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Faster, fairer court system announced

By Allan Benner, The Standard

Ontario Attorney General Yasir Naqvi was in St. Catharines Monday to announce $25 million in annual funding to speed up the process.

Ontario Attorney General Yasir Naqvi was in St. Catharines Monday to announce $25 million in annual funding to speed up the process.

 With serious criminal cases being stayed due to delays in the court system, Ontario Attorney General Yasir Naqvi was in St. Catharines Monday to announce $25 million in annual funding to speed up the process.

“Our criminal courts are bottle-necked, daily dockets are jammed and timely trial dates are hard to come by,” he said, speaking at the John Howard Society office. “Serious cases are being stayed because they have taken too long — cases like murder and assault — which can be devastating to victims, families and communities.”

As a result, Naqvi said the province is appointing 13 more judges to the Ontario Court of Justice, 32 more assistant Crown attorneys, increased funding to legal aid Ontario for 16 more duty counsels, and 26 more courtroom staff members.

He said one of those new judges will be working in St. Catharines, and that the recruitment process is well underway.

“We’ve also provided Niagara with a new assistant Crown attorney, who has already begun work in this community,” he said, referring to Mike Sokolski.

The investments are designed to address problems identified by the Superior Court last summer, when it stayed the conviction of Barrett Richard Jordan, after he waited 49 months for a trial before being convicted of selling cocaine and heroin in British Columbia. Naqvi called that Superior Court decision a “game-changer.”

“The Supreme Court’s main point (in the Jordan case) is that justice delayed is justice denied,” said Naqvi, MPP for Ottawa Centre. “This is something I firmly believe.”

Meanwhile, he said, Ontario’s “inefficient bail system” poses another challenge for the province.

“There are too many vulnerable low risk individuals in our correctional facility awaiting trial. Many of these people don’t really need to be there, but lack the right supports and supervision to be safely out of custody on bail,” he said, adding keeping them behind bars “places a huge financial burden on the entire justice sector.”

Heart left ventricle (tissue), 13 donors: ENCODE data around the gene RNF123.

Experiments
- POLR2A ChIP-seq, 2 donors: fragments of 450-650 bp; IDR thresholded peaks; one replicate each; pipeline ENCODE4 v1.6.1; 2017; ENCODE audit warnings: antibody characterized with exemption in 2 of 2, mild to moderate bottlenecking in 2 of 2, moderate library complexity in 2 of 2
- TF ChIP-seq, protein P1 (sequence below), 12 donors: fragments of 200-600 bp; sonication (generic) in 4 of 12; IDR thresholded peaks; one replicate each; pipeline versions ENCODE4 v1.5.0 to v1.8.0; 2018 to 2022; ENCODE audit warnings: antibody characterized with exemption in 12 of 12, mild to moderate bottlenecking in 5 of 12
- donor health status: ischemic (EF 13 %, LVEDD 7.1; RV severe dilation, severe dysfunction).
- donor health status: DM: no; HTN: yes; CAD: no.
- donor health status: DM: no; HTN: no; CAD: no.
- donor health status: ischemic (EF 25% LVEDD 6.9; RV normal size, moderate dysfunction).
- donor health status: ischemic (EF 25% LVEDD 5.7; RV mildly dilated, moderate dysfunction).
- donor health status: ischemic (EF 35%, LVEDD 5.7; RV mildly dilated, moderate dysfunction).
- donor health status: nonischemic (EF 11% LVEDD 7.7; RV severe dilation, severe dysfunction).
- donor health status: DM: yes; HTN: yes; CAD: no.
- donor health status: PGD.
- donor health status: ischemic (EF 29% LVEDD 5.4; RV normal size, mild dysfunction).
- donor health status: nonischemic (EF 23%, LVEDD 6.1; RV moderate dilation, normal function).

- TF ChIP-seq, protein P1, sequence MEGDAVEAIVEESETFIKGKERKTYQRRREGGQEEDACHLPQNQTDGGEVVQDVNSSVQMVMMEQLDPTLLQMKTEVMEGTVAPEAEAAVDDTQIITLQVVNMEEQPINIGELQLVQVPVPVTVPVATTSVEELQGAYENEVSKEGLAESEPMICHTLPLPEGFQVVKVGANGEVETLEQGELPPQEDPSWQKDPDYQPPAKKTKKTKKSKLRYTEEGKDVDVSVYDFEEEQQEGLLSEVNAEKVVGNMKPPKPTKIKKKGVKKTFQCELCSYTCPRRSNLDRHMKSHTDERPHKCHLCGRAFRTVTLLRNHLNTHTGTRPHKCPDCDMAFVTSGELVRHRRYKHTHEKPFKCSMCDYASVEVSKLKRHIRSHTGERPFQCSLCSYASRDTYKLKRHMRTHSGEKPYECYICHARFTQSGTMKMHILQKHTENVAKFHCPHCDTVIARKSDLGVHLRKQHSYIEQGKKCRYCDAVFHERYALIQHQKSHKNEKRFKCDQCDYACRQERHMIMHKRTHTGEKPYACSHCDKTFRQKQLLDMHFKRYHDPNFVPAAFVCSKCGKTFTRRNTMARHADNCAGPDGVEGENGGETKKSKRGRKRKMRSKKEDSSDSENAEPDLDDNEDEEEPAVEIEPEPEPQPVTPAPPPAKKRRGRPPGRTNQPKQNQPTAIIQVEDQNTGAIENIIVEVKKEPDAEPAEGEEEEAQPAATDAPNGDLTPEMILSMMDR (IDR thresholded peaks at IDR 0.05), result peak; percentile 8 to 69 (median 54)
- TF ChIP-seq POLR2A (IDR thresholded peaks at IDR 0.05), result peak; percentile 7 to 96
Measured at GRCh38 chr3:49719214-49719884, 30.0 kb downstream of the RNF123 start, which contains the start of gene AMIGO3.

He said it’s not fair for victims, witnesses or the accused.

A bail program administered by the John Howard Society to provide supports and supervision “for low-risk individuals who come in contact with the law” will have more resources, to allow the organization to assist an additional 180 people in the community.

Through additional provincial funding, Naqvi said, a new full-time support worker, to provide more mental health services in the community, as well as an indigenous support services worker, to provide culturally appropriate bail services to indigenous people living in the area, will be added.

The province will also provide support for jurors in need of counselling after being involved in difficult trials.

“While serving on a jury can be rewarding it can also be tough,” he said.

It means time away from work and families, to sometimes consider graphic evidence while dealing with violent crimes.

“For some jurors, the experiences that they had at a trial can have real lasting traumatic affects that disrupt their daily lives,” he said.

Naqvi said former jurors in need of counselling can now call 1-844-587-6766 for support.

The program enhancements in Niagara will cost about $340,000 of the total $25-million annual investment.

Naqvi said the plan will create “a faster and fairer” criminal justice system across our province.

“It’s a plan that has very real benefits for people living right here in St. Catharines and the surrounding Niagara region,” he said.

ABenner@postmedia.com